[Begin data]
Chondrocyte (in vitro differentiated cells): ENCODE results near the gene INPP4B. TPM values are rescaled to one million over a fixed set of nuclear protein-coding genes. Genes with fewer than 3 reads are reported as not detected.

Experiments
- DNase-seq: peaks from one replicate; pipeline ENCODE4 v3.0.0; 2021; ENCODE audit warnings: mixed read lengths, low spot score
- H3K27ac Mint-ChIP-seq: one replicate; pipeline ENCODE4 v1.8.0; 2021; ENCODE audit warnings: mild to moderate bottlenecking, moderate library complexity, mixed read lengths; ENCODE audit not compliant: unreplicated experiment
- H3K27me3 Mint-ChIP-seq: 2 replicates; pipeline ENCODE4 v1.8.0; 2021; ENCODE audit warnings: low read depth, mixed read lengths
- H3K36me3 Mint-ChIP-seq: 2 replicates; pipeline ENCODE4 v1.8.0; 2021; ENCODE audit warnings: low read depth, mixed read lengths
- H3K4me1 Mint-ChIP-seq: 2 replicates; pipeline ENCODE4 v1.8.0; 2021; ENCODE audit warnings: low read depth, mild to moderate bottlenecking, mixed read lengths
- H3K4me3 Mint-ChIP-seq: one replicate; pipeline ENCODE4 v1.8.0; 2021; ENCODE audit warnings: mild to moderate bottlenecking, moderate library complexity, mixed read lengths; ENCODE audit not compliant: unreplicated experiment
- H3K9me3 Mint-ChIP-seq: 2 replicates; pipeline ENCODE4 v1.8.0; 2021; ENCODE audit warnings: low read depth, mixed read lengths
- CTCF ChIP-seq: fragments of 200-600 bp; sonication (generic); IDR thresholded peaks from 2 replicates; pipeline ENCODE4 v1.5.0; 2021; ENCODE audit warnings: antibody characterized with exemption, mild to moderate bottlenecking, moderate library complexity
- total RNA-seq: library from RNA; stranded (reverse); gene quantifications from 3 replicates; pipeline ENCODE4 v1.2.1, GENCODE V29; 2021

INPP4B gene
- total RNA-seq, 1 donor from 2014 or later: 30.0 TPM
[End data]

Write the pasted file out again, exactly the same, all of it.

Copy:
Chondrocyte (in vitro differentiated cells): ENCODE results near the gene INPP4B. TPM values are rescaled to one million over a fixed set of nuclear protein-coding genes. Genes with fewer than 3 reads are reported as not detected.

Experiments
- DNase-seq: peaks from one replicate; pipeline ENCODE4 v3.0.0; 2021; ENCODE audit warnings: mixed read lengths, low spot score
- H3K27ac Mint-ChIP-seq: one replicate; pipeline ENCODE4 v1.8.0; 2021; ENCODE audit warnings: mild to moderate bottlenecking, moderate library complexity, mixed read lengths; ENCODE audit not compliant: unreplicated experiment
- H3K27me3 Mint-ChIP-seq: 2 replicates; pipeline ENCODE4 v1.8.0; 2021; ENCODE audit warnings: low read depth, mixed read lengths
- H3K36me3 Mint-ChIP-seq: 2 replicates; pipeline ENCODE4 v1.8.0; 2021; ENCODE audit warnings: low read depth, mixed read lengths
- H3K4me1 Mint-ChIP-seq: 2 replicates; pipeline ENCODE4 v1.8.0; 2021; ENCODE audit warnings: low read depth, mild to moderate bottlenecking, mixed read lengths
- H3K4me3 Mint-ChIP-seq: one replicate; pipeline ENCODE4 v1.8.0; 2021; ENCODE audit warnings: mild to moderate bottlenecking, moderate library complexity, mixed read lengths; ENCODE audit not compliant: unreplicated experiment
- H3K9me3 Mint-ChIP-seq: 2 replicates; pipeline ENCODE4 v1.8.0; 2021; ENCODE audit warnings: low read depth, mixed read lengths
- CTCF ChIP-seq: fragments of 200-600 bp; sonication (generic); IDR thresholded peaks from 2 replicates; pipeline ENCODE4 v1.5.0; 2021; ENCODE audit warnings: antibody characterized with exemption, mild to moderate bottlenecking, moderate library complexity
- total RNA-seq: library from RNA; stranded (reverse); gene quantifications from 3 replicates; pipeline ENCODE4 v1.2.1, GENCODE V29; 2021

INPP4B gene
- total RNA-seq, 1 donor from 2014 or later: 30.0 TPM